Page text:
The Open Road near South rim, Grand Canyon. Photo by N. Ernst

Afoot and light-hearted I take to the open road,
Healthy, free, the world before me,
The long brown path before me leading wherever I choose.

(from Song of the Open Road by Walt Whitman)

In the last few weeks we have all explored openness and sharing, topic 2 on this course, and I have thought much about it, not the least because I optioned to be one of the team leaders for this one. I truly believe in the usefulness of openness and sharing, especially when it comes to academic work and I love the fact of making research available through open access policies. David Wiley’s candle metaphor of a shared light is suitable here. Why not be generous? 

Photo by Hakan Erenler on Pexels.com

Sharing and openness also include teaching and resources. But it’s complicated; or we complicate it. Copyright law restricts you and other instructors so one question is how to access high-quality learning material. However, another thought entered my mind. Let’s say that you are an experienced faculty member, an established professor. You don’t feel like you’re a fraud. You can allow yourself to share and be open. But what if you’re not? Then you might feel anxious or embarrassed to share because you lack some of that confidence that comes with the years of experience. You might think that your material is not worth sharing or you might be afraid of being judged, mocked, or even exposed to net hatred.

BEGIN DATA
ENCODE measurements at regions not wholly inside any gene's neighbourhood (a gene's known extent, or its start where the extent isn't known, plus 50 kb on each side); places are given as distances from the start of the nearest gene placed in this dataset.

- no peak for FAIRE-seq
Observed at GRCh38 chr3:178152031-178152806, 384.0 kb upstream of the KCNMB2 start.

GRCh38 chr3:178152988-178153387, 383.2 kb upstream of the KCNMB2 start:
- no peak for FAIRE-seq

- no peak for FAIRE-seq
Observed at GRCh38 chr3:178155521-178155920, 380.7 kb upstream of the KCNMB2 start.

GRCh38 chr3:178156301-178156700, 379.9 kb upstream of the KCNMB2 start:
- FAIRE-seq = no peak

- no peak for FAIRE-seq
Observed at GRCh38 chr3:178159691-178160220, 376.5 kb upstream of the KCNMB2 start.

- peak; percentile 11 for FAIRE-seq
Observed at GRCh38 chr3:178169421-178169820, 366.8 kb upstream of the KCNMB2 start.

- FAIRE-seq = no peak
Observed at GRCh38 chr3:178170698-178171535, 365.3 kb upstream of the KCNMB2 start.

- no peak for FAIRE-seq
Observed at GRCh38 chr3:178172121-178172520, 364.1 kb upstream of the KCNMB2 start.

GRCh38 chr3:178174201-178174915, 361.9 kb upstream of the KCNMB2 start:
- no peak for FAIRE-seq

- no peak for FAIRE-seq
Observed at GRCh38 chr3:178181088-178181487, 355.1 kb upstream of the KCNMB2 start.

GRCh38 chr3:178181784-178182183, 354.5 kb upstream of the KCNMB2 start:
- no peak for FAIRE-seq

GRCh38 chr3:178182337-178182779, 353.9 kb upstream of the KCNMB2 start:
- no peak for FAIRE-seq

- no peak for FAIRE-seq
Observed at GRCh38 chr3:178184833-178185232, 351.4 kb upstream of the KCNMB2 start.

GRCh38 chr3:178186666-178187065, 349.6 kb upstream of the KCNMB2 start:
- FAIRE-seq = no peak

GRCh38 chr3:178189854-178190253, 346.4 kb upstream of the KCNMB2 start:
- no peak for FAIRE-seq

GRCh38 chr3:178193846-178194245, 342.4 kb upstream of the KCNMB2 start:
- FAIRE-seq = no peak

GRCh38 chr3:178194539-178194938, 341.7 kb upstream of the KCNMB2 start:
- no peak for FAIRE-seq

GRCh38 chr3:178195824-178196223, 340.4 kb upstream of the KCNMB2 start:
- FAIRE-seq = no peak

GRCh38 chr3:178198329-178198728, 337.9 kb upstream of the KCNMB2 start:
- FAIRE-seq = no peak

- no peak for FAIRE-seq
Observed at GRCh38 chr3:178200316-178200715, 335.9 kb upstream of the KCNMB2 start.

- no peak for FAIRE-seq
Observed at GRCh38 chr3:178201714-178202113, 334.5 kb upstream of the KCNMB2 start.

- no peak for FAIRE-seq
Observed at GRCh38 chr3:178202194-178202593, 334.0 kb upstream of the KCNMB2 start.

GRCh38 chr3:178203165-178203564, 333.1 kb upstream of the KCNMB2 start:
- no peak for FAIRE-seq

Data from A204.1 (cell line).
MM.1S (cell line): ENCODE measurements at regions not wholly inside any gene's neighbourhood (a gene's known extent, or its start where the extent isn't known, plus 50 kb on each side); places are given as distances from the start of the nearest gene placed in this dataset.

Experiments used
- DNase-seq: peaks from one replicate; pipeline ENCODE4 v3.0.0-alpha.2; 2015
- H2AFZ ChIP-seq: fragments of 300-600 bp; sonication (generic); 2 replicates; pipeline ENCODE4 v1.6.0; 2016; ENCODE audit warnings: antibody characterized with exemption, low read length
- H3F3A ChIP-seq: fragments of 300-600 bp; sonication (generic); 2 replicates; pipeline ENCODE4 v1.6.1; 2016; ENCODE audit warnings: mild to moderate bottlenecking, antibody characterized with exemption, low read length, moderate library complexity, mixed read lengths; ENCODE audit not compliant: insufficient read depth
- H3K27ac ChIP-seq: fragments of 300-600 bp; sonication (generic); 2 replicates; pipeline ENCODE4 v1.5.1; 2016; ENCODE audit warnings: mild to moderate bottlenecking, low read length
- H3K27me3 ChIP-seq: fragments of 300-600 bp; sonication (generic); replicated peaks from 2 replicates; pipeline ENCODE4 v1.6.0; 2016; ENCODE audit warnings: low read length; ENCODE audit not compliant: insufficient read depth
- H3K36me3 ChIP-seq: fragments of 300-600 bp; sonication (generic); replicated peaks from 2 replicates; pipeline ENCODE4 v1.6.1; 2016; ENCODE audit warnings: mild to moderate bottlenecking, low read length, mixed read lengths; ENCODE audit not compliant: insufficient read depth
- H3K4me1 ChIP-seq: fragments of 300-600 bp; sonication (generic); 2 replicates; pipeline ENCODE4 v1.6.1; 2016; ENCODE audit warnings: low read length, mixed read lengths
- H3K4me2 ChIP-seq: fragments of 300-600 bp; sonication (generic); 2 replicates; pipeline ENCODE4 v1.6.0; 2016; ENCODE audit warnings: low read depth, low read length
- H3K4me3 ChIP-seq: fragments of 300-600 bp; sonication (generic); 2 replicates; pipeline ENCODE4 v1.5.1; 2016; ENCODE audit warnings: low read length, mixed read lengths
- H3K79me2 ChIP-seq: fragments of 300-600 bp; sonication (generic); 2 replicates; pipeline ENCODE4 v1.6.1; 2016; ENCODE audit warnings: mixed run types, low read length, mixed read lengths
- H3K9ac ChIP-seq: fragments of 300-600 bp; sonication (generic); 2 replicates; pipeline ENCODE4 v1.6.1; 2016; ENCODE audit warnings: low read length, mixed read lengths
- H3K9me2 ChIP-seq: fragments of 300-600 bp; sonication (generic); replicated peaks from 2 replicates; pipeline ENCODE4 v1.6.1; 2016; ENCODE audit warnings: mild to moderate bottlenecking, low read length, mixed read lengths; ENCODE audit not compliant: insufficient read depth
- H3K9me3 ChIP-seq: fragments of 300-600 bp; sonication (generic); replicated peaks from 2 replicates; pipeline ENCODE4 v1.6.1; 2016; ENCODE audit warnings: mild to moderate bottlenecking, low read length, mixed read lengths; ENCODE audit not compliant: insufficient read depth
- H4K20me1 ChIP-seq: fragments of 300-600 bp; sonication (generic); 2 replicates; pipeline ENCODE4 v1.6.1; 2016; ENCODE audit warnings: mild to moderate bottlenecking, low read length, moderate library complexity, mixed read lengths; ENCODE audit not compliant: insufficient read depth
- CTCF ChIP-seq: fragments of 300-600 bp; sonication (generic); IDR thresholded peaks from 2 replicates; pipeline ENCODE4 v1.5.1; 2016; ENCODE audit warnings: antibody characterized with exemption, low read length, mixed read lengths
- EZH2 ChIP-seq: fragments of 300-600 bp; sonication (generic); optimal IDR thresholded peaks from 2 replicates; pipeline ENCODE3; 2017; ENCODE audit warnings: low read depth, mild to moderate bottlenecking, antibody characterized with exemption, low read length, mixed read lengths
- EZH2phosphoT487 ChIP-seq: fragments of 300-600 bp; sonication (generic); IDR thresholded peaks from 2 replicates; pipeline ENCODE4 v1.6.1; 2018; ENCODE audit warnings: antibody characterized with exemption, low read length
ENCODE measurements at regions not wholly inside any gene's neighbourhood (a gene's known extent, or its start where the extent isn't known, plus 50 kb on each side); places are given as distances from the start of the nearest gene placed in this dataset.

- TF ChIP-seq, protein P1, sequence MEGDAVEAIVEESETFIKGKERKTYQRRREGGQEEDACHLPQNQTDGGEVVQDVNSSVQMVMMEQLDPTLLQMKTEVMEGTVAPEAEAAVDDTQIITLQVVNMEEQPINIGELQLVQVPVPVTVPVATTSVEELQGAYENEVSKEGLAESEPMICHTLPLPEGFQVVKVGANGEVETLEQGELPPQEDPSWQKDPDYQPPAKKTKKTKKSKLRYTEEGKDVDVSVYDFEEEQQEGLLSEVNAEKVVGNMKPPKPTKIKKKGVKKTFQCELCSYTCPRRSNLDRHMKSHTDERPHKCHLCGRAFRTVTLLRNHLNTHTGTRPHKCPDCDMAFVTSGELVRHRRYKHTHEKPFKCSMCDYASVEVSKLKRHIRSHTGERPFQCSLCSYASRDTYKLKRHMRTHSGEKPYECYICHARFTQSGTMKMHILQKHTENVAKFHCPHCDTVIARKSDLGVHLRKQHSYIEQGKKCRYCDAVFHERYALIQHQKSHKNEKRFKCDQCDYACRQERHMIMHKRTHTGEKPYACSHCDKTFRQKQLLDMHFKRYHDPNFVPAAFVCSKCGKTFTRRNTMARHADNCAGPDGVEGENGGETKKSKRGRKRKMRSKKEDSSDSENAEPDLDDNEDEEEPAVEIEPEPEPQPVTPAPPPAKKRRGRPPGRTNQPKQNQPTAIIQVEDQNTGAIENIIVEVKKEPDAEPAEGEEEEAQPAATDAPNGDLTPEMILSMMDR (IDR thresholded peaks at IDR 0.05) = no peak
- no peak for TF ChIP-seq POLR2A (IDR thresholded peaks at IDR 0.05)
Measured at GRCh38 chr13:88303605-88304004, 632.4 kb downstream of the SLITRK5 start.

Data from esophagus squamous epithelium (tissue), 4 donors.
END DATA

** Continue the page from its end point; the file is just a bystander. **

One question that came up in my own group about openness and sharing in the academic world was Why? The topic was approached in a critical way and some were reluctant or skeptical to the very thought of sharing. Why share things you have been working so hard with? David Wiley points out that open education resources (OER) is a means to improve and enhance learning as well as teaching (Wiley 2014). And I can see how the conflicting impulses are made visible here. On one hand, universities around the world rely on students’ enrollments. Having a college degree is valued rather high in many circles. Should then knowledge and expertise be accessible for some people only? On the other hand, we have a pretty good example called the Open University in Britain that has been running for about 40 years now. 

A final thought on this matter lands in the pandemic context of the current and on-going covid-19, and the development of vaccine. Without openness and collaboration scientists and researchers would not have been able to work so quickly to find a vaccine. If you’re an altruist, you believe in openness and sharing in teaching, learning, and research. Still, you need to mind the pitfalls, but when you have, you might be able to step along that open road, wherever it may be leading.

The Open Road